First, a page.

How to Solve the Popular Wordle Puzzle in 2022 in Python

By the start of the course Full stack development in Python we tell how to solve Wordle. Worlde is a new puzzle game that has captured the attention of many people around the world. For details, we invite under cat.


Heard about the game wordle? Its simplicity is deceiving. It is necessary to guess the English words of five letters. If the word is not guessed, hints are given: the color of the cell with the letter turns green if its place in the word is guessed; yellow, if it is in the word, but in another place; and gray if it is not in the word. It seems simple, but still difficult! Let’s write a problem solver for Wordle. It takes set abstractions, Python list generators, and a little bit of luck! To make it easier, further, the background color will be considered the color of the letter.

Task

Every day a new word is generated in Wordle. We only have six attempts, and the site uses cookies to track progress – so choose carefully! But it looks like there are hints here:

We write a Wordle problem solver in Python.

  1. The word consists of five English letters.

  2. There are no punctuation marks, numbers or other symbols.

  3. After each attempt, hints are given:

  1. The background behind the letter turns green if the symbol and its place in the word is guessed.

  2. The background turns yellow if the symbol there is in a word, but in a different place.

  3. The background behind the letter is grey, if the character is in a word No

  1. The number of allowed words is limited by the Wordle dictionary.

It would be too easy to use it, it is better to take a free Linux dictionary here: /usr/share/dict/american-english. There is one word for each line.

Loading and generating words

Let’s take a dictionary first. You can choose yours. The code describes the rules of the game:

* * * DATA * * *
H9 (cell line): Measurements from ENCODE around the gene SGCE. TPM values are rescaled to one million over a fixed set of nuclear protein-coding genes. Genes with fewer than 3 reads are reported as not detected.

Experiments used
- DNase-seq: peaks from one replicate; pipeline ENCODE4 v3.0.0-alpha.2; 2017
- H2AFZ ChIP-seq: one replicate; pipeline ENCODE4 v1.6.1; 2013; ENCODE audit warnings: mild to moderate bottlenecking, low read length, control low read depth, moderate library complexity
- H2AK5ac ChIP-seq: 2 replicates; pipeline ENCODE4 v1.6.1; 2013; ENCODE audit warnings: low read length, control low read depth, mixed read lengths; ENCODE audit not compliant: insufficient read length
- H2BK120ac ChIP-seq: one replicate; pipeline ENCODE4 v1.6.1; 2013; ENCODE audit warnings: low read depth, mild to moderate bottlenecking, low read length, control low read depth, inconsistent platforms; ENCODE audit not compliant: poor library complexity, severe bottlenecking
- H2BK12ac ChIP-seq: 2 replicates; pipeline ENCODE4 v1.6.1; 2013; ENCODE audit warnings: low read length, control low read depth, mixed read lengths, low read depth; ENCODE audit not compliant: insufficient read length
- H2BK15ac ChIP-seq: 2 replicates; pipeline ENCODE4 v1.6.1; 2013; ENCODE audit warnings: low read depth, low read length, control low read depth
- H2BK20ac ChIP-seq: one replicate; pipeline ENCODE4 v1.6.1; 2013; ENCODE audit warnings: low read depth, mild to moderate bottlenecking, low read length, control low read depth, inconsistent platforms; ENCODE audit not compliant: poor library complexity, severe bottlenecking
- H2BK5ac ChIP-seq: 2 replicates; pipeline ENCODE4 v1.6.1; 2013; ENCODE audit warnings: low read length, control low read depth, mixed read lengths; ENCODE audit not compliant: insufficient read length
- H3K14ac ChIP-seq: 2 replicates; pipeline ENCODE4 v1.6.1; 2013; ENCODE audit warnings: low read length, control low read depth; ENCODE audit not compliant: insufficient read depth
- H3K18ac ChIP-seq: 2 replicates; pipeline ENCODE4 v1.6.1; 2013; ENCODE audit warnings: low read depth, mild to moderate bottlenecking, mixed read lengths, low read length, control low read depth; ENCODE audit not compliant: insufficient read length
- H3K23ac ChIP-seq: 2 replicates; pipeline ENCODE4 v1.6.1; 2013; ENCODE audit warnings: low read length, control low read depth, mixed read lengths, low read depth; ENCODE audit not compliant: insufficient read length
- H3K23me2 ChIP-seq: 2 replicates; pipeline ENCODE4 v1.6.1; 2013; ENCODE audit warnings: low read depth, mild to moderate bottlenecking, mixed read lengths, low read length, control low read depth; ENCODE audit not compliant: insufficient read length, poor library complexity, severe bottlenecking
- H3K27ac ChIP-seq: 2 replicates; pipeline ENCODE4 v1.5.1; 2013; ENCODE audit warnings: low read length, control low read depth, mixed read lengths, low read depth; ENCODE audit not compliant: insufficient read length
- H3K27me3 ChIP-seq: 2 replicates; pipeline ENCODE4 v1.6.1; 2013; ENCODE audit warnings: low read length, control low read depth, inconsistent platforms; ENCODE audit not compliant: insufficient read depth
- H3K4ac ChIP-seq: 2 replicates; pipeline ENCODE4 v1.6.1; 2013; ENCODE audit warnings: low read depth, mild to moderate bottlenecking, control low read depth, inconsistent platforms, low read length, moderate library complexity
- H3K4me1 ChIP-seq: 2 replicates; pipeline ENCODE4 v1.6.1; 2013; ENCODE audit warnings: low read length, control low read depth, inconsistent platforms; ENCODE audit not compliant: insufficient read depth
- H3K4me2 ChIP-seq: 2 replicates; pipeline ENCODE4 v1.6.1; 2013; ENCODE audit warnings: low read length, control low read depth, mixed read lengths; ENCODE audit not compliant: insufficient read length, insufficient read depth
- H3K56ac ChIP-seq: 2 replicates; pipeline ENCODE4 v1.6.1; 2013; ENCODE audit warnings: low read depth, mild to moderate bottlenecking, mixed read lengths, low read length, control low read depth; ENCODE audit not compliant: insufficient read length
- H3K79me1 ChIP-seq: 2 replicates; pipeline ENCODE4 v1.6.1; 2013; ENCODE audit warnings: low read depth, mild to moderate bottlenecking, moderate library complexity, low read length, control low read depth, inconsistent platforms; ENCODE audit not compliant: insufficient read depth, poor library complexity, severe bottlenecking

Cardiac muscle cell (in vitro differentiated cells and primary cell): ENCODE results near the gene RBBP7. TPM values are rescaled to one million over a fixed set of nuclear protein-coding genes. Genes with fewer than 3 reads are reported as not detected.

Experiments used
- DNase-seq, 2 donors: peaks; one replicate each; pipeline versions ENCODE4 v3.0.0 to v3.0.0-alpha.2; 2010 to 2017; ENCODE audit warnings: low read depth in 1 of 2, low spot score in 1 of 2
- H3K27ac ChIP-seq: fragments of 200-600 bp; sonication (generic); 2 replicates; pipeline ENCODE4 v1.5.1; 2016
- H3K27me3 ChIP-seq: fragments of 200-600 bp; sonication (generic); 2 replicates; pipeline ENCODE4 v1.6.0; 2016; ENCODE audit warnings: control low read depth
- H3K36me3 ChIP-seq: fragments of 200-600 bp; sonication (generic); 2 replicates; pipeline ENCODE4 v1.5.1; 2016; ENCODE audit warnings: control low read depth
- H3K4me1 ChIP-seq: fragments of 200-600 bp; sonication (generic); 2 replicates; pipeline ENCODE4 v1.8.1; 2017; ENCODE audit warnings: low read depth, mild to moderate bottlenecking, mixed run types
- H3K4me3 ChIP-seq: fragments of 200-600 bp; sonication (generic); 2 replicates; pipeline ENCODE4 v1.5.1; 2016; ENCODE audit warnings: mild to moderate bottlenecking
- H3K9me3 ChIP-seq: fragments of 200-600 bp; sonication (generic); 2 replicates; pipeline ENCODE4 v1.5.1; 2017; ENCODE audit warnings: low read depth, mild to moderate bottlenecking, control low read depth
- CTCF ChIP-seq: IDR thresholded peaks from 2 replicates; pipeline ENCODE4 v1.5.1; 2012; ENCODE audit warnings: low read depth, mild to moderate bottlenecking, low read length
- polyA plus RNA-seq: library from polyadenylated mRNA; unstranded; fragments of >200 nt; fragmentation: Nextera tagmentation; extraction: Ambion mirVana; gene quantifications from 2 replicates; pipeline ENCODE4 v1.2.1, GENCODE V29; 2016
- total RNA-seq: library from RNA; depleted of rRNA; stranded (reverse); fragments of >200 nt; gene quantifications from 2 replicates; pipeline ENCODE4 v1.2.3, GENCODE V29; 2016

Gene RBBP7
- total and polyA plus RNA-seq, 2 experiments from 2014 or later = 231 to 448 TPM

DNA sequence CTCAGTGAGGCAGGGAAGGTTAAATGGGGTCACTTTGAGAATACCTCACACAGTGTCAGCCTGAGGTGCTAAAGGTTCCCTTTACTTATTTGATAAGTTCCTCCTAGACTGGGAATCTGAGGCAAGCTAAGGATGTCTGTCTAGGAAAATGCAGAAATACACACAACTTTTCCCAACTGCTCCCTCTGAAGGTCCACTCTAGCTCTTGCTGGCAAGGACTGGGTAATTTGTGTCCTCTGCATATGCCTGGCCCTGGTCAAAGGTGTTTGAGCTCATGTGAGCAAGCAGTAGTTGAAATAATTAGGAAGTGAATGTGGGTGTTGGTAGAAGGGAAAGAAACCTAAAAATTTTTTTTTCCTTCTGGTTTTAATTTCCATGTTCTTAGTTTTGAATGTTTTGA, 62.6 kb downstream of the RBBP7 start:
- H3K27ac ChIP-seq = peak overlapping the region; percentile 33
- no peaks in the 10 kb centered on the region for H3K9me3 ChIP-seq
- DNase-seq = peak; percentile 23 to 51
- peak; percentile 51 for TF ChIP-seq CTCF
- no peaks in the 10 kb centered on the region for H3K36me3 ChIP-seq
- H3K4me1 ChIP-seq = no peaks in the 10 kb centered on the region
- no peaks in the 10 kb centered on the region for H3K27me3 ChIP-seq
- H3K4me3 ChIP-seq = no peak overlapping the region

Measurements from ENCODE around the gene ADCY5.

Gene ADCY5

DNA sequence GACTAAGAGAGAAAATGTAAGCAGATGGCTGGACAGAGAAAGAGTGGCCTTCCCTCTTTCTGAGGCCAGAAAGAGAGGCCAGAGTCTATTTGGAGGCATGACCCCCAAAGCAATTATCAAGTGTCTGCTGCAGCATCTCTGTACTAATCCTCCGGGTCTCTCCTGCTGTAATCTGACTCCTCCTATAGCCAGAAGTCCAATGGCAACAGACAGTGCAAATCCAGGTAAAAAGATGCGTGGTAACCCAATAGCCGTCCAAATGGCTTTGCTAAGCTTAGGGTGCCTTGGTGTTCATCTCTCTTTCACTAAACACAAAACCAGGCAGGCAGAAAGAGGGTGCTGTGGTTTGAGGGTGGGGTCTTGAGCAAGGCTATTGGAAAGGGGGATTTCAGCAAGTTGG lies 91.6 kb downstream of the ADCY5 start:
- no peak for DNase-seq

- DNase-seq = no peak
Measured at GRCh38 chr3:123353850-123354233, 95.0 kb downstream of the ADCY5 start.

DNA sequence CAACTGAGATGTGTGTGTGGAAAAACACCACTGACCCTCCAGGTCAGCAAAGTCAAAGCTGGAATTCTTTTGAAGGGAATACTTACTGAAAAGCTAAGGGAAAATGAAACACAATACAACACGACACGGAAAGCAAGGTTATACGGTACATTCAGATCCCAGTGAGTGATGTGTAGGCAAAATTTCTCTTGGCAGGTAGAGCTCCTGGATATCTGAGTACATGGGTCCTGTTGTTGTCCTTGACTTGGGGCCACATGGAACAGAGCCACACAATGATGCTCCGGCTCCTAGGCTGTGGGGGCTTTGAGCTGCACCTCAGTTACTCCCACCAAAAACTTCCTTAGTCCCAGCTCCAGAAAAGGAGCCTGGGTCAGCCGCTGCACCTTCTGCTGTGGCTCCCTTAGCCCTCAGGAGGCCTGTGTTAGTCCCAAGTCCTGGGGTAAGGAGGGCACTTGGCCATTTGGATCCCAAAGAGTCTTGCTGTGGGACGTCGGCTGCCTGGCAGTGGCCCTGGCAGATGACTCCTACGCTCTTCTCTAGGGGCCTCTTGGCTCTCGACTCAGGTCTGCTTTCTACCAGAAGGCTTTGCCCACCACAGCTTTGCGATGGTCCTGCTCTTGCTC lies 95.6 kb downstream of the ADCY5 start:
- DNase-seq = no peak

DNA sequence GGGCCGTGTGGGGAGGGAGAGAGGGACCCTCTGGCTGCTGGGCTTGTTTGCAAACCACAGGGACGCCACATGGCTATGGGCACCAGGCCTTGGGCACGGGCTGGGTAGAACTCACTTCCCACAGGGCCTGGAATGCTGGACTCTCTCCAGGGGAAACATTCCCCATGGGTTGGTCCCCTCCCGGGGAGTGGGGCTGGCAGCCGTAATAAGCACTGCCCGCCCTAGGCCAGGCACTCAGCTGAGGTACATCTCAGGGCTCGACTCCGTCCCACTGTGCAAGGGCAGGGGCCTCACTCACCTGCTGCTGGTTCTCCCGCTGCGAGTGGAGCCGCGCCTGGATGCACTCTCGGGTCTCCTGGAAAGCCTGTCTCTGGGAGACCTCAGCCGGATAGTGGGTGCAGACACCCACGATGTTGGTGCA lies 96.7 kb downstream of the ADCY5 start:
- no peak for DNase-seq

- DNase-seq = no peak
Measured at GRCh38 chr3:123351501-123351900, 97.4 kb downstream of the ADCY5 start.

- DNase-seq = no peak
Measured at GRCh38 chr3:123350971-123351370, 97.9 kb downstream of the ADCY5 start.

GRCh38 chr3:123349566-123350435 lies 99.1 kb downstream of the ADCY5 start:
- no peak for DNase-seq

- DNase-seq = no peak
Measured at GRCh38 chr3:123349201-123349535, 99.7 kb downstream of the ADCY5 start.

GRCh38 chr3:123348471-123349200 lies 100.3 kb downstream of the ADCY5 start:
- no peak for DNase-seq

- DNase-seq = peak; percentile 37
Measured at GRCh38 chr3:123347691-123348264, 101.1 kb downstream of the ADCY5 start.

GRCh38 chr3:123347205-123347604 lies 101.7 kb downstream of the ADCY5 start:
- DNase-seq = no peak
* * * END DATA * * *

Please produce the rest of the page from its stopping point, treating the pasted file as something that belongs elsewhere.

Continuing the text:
import string

DICT = "/usr/share/dict/american-english"

ALLOWABLE_CHARACTERS = set(string.ascii_letters)
ALLOWED_ATTEMPTS = 6
WORD_LENGTH = 5

Only six attempts, the length of the word is five (letters), we use all available characters of the alphabet.

We transform the characters allowed in set () to apply the set functionality in terms of membership checks. More on this later. We generate a set of words that correspond to the rules of the game:

from pathlib import Path

WORDS = {
  word.lower()
  for word in Path(DICT).read_text().splitlines()
  if len(word) == WORD_LENGTH and set(word) < ALLOWABLE_CHARACTERS
}

To create a set of valid words, here use set abstraction, as well as the Path class to read data directly from a file. Recommend familiarize with Path: it has great functionality.

Filter dictionary words so that only words with the desired length remain and characters belonging to subset ALLOWABLE_CHARACTERS. From the dictionary, only those words are selected that can be written using the set of valid characters.

Frequency analysis of the English alphabet

A feature of the English language is the uneven distribution of letters in words. For example, the letter E is used more often than X. Therefore, we generate words with the most frequent letters – this way there are more chances to find a match in Wordle with the characters of the word. A winning strategy is to create a system that returns the most frequent letters in the English language. With a dictionary it will be easier!

from collections import Counter
from itertools import chain

LETTER_COUNTER = Counter(chain.from_iterable(WORDS))

The Counter class is a dictionary with item counting. When values ​​are passed into it, they are tracked as keys. This saves the number of occurrences, that is, the values ​​of these keys. This frequency of letters must be used in the task.

To do this, we will use the chain function from the itertools module. It has a hidden from_iterable method that takes a single iterable object and evaluates it as a long chain of such objects. An example will help you understand:

>>> list(chain.from_iterable(["inspired", "python"]))
['i', 'n', 's', 'p', 'i', 'r', 'e', 'd', 'p', 'y', 't', 'h', 'o', 'n']

Strings are also iterable objects, and WORDS is a set of such strings, so we break the set (or list, etc.) into their constituent characters. This is what strings are useful for: we pass them through set to get unique characters in a word:

>>> set("hello")
{'e', 'h', 'l', 'o'}
  • Sets are modeled in their mathematical counterparts with the same name, contain only unique values ​​- no repetitions – and disordered

Therefore, the order of the set of characters is different than in the string. Sets have a lot of functionality, like checking a subset (whether one set is completely contained in another), getting elements that overlap two sets (intersection), joining two sets, etc.

So the letters are counted:

>>> LETTER_COUNTER
Counter({'h': 828,
         'o': 1888,
         'n': 1484,
         'e': 3106,
         's': 2954,
         'v': 338,
         # ... etc ...